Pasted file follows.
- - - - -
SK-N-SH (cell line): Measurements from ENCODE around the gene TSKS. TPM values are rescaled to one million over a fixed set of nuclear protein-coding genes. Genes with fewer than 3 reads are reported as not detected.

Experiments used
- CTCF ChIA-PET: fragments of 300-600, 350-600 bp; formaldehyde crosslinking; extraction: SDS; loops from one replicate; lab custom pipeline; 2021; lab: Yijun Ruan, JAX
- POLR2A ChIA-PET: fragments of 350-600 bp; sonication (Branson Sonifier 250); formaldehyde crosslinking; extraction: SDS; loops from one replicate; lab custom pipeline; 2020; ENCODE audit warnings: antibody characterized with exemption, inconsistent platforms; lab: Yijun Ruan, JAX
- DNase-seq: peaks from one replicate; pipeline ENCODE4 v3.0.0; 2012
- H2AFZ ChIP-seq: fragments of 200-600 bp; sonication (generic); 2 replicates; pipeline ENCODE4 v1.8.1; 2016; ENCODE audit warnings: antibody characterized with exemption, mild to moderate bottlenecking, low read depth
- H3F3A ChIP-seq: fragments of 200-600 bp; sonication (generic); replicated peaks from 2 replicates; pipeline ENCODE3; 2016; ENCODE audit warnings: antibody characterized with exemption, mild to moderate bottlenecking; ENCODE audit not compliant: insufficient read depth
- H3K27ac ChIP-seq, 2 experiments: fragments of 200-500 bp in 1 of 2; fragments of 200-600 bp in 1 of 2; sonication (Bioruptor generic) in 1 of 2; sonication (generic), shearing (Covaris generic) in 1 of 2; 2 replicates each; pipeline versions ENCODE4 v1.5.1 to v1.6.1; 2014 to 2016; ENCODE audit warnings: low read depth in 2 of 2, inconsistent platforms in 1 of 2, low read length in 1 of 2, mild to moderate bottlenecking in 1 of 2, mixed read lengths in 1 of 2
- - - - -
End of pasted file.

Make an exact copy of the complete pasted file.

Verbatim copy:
SK-N-SH (cell line): Measurements from ENCODE around the gene TSKS. TPM values are rescaled to one million over a fixed set of nuclear protein-coding genes. Genes with fewer than 3 reads are reported as not detected.

Experiments used
- CTCF ChIA-PET: fragments of 300-600, 350-600 bp; formaldehyde crosslinking; extraction: SDS; loops from one replicate; lab custom pipeline; 2021; lab: Yijun Ruan, JAX
- POLR2A ChIA-PET: fragments of 350-600 bp; sonication (Branson Sonifier 250); formaldehyde crosslinking; extraction: SDS; loops from one replicate; lab custom pipeline; 2020; ENCODE audit warnings: antibody characterized with exemption, inconsistent platforms; lab: Yijun Ruan, JAX
- DNase-seq: peaks from one replicate; pipeline ENCODE4 v3.0.0; 2012
- H2AFZ ChIP-seq: fragments of 200-600 bp; sonication (generic); 2 replicates; pipeline ENCODE4 v1.8.1; 2016; ENCODE audit warnings: antibody characterized with exemption, mild to moderate bottlenecking, low read depth
- H3F3A ChIP-seq: fragments of 200-600 bp; sonication (generic); replicated peaks from 2 replicates; pipeline ENCODE3; 2016; ENCODE audit warnings: antibody characterized with exemption, mild to moderate bottlenecking; ENCODE audit not compliant: insufficient read depth
- H3K27ac ChIP-seq, 2 experiments: fragments of 200-500 bp in 1 of 2; fragments of 200-600 bp in 1 of 2; sonication (Bioruptor generic) in 1 of 2; sonication (generic), shearing (Covaris generic) in 1 of 2; 2 replicates each; pipeline versions ENCODE4 v1.5.1 to v1.6.1; 2014 to 2016; ENCODE audit warnings: low read depth in 2 of 2, inconsistent platforms in 1 of 2, low read length in 1 of 2, mild to moderate bottlenecking in 1 of 2, mixed read lengths in 1 of 2